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Why and how do body parts itch?

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Update time : 2020-08-10 15:51:10
Should I scratch my itchy skin? No please don't

Some of the most unthinking habits we have can cause the most damage to our skin. For example, tickling. This is one of the subconscious movements that you rarely think about. If your skin is itchy, you will scratch it. You may not even realize this is happening when you tickle.

There are many reasons for itchy skin, including dermatitis, insect bites, dry skin, liver disease, and many others. Itching may also be harmless, caused by irritation of the skin on the label on the shirt. In any case, this may be an interesting phenomenon you never thought of. If you often have itching, it will definitely affect your skin.

What is itching? Why does tickling improve the situation?


Scientists once believed that itching was just a mild pain, and it had the same way of acting as pain. It was not until 1987 that the German scientist H.O. Handwerker conducted histamine experiments that were overthrown. They use histamine to cause itching. Participants will feel more and more itchy until they can't stand it. However, the strange thing is that they did not feel pain, which means that itching and pain work in different ways.

When scientists use histamine on the skin of monkeys, nerve cells in the spinal cord that represent itching will be activated. When the researchers scratched near the injection of histamine, the nerve activity immediately stopped. Another study of the human brain using MRI found that tickling actually reduces the brain's recall of unpleasant memories or negative emotions and stimulates the parts of the brain that process pain.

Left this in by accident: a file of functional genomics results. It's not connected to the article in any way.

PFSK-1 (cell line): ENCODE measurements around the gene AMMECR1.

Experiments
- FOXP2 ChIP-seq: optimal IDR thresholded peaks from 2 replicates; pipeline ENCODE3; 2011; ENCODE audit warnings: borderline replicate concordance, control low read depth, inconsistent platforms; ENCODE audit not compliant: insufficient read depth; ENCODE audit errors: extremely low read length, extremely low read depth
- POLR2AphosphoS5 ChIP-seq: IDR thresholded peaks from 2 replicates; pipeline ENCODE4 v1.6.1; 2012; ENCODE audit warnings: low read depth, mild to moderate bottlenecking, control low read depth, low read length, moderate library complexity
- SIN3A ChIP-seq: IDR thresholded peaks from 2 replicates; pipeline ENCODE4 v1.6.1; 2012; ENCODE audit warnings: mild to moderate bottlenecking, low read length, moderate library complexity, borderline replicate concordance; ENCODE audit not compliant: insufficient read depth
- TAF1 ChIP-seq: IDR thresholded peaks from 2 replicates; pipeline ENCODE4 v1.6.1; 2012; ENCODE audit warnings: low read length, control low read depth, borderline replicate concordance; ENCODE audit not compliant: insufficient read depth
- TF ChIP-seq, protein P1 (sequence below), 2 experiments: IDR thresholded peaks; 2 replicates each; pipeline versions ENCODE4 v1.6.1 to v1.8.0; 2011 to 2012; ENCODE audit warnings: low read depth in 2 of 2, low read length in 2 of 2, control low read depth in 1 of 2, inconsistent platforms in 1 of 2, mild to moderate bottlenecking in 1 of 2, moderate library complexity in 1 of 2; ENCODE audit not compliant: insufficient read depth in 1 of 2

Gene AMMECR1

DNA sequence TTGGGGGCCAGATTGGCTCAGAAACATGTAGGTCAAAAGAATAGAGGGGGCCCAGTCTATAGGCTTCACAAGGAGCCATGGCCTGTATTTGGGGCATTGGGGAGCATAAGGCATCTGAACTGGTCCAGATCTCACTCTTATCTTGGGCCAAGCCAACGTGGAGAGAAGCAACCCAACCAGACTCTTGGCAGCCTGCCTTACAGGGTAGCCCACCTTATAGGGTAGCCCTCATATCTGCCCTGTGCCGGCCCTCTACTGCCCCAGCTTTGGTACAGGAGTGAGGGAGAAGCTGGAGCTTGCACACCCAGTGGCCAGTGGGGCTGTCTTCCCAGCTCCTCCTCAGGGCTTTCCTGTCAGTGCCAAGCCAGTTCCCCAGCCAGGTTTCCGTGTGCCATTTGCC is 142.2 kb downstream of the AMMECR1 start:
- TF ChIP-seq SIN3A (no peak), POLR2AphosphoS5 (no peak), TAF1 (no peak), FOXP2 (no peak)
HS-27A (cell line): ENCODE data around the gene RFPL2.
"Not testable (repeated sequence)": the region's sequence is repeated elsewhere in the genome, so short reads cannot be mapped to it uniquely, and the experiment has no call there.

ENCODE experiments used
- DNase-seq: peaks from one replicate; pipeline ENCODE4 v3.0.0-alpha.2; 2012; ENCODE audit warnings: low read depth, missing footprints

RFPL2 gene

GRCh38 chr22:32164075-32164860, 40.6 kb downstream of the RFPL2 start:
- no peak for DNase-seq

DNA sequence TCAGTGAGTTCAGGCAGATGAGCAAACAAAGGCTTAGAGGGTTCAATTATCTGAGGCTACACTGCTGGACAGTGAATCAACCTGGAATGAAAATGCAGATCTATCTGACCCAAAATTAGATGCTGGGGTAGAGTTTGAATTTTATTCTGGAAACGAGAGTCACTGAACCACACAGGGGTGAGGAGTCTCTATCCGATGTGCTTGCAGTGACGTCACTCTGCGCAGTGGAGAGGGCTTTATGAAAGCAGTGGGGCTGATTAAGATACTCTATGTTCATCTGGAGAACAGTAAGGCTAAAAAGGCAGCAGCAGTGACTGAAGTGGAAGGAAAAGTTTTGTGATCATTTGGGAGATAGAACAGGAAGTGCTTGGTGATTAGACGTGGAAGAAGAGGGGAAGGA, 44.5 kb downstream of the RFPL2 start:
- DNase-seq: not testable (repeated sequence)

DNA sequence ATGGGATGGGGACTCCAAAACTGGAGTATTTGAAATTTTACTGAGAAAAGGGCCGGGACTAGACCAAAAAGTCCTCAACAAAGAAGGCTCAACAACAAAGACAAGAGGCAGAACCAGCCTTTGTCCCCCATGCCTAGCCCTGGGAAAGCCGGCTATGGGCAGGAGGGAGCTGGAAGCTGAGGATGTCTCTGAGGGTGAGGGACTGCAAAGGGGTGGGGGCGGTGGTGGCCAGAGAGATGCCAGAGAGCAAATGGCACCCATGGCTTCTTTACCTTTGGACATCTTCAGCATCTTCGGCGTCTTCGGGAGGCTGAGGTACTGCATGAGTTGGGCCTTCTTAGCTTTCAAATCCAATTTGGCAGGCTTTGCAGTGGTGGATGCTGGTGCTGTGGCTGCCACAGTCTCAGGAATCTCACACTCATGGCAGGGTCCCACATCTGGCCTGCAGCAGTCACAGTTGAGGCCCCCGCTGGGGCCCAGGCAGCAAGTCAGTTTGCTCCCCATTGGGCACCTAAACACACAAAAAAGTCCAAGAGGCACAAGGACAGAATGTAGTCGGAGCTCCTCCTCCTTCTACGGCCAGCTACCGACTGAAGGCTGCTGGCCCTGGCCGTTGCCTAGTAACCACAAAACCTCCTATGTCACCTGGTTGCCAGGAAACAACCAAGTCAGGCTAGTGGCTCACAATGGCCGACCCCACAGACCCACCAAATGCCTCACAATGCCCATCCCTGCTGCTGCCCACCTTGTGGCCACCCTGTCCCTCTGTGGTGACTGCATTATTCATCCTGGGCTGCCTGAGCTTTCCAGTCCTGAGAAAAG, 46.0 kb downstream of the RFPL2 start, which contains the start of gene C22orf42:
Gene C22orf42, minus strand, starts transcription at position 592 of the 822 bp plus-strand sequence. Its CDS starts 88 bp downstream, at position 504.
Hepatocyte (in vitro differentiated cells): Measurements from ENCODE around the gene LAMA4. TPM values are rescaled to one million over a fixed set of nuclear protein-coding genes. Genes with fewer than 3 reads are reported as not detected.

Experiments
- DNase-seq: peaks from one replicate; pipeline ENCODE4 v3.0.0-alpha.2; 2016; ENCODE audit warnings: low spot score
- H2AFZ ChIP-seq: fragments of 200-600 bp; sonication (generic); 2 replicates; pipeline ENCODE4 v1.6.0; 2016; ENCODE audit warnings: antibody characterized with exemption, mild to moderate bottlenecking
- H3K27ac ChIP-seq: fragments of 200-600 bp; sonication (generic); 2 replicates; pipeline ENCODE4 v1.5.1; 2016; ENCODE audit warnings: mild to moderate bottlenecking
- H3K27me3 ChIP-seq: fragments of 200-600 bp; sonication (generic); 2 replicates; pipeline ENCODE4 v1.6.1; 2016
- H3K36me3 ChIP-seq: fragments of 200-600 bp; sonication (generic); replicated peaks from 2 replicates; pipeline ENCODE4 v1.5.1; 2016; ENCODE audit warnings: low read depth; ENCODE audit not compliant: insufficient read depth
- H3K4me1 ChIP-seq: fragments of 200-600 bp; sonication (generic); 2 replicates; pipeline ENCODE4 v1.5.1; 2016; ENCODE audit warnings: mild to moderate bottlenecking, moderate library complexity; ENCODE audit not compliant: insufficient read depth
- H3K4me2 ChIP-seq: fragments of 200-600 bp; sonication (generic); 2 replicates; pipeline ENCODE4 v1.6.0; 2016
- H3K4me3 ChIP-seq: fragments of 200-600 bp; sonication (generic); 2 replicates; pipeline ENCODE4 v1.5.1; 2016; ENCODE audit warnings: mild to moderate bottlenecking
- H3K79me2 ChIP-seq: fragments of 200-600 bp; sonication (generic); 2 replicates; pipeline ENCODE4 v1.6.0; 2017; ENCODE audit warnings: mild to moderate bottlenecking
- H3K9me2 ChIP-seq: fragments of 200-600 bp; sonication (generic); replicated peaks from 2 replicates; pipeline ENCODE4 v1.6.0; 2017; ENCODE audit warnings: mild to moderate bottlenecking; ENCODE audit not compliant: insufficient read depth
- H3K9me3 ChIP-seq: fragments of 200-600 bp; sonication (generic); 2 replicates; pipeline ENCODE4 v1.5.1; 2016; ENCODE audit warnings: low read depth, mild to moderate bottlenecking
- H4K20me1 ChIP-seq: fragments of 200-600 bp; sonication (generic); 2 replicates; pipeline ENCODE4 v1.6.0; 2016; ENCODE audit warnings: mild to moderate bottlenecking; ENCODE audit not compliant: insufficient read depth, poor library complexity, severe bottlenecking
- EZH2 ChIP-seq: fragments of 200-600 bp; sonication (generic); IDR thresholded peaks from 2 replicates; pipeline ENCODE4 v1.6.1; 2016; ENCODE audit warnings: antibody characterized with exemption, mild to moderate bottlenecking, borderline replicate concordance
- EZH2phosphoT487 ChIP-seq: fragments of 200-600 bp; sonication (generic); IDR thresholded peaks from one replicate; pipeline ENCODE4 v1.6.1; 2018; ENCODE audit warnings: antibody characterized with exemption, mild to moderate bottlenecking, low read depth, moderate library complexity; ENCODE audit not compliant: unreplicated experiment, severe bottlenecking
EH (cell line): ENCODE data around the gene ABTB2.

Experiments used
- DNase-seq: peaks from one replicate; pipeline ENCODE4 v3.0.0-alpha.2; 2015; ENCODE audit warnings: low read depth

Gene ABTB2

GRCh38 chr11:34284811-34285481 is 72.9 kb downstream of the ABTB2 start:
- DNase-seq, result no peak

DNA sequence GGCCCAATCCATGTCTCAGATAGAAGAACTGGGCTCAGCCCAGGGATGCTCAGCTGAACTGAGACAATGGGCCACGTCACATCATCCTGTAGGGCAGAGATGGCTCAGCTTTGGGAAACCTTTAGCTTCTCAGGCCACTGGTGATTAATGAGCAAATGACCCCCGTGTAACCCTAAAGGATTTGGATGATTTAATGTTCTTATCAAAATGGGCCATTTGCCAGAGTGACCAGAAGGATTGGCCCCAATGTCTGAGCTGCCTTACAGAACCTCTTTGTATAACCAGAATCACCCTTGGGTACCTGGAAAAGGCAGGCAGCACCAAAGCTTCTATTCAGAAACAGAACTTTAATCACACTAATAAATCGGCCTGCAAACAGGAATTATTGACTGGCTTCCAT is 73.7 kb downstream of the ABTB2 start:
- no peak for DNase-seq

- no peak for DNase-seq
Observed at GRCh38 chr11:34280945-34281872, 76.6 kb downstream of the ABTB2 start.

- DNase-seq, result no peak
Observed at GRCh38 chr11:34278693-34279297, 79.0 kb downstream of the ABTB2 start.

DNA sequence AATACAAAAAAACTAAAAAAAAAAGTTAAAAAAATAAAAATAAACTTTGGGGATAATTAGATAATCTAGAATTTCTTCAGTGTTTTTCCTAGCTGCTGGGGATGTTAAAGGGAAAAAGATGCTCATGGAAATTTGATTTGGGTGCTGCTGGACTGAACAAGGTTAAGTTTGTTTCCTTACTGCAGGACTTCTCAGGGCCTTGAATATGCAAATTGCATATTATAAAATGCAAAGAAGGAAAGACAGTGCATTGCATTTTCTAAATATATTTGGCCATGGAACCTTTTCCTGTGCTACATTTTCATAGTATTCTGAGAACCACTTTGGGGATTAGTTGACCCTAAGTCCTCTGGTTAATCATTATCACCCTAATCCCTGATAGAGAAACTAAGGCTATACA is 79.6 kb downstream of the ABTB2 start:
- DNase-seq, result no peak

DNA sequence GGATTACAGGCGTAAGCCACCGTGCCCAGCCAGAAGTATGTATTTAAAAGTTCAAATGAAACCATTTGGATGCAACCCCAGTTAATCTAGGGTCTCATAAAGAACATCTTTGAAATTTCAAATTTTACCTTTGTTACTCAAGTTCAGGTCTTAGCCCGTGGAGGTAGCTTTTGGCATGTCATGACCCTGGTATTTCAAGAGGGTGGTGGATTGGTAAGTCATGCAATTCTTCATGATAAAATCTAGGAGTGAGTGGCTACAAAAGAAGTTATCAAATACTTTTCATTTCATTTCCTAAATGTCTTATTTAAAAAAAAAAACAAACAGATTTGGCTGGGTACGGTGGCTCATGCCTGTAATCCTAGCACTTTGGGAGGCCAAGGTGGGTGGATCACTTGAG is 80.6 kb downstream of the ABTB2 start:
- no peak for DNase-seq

Both studies have shown a deep connection between the brain and itching (Science Daily).

Why are we itching like this?


However, just as important as what causes itching is why we feel itchy. This is a little difficult. Scientists believe that this may be an adaptive evolution to explain our many quirks.

The reason why itching is so sensitive is to quickly warn people of the potential hazards of plants that may cause inflammation or insects that may be deadly. For example, mosquitoes carrying many different potentially fatal diseases have a feather-like tactile sensation. Think of itching as an evolved alarm system that tells our body to respond to things on the skin (St. Louis Magazine).

Since our ancestors may not be able to avoid these stimuli, it is advantageous to be able to use tickling to attract attention and deal with them. This way, things that cause itching can be avoided before they cause harm.

Why you need to be careful: the more you scratch the cycle

Scratching can relieve itching, but it can also cause itching. This is the cycle of scratching and itching. When you scratch your skin excessively, you destroy mast cells, a kind of immune cell stability. This will release histamine, which means it will cause you to feel itchy. Therefore, while scratching will help relieve itching, excessive scratching can actually make it worse (Trends in Neuroscience).

Continued scratching will tear and destroy the skin. If it is too severe, it may cause infection. If things go on like this, this will also cause the skin to thicken and darken. As you have learned, the more itchy cycle can cause damage to the skin, so it is best to avoid scratching when itchy. Fortunately, we have other feasible methods. First of all, if the itching is very severe or occurs for no reason, please consult a doctor. This may be an early warning of a potential situation. Be sure to use, for example, moisturizer to keep your skin moisturized, especially in winter.

If you feel itchy, wash your skin with warm water, or consider using some soothing products. Use an over-the-counter hydrocortisone cream to relieve itching. Or take oral antihistamines to suppress the histamine reaction. Try applying cold compresses to the affected area. Wear loose clothing. Distract the attention drawn by the itching to avoid scratching.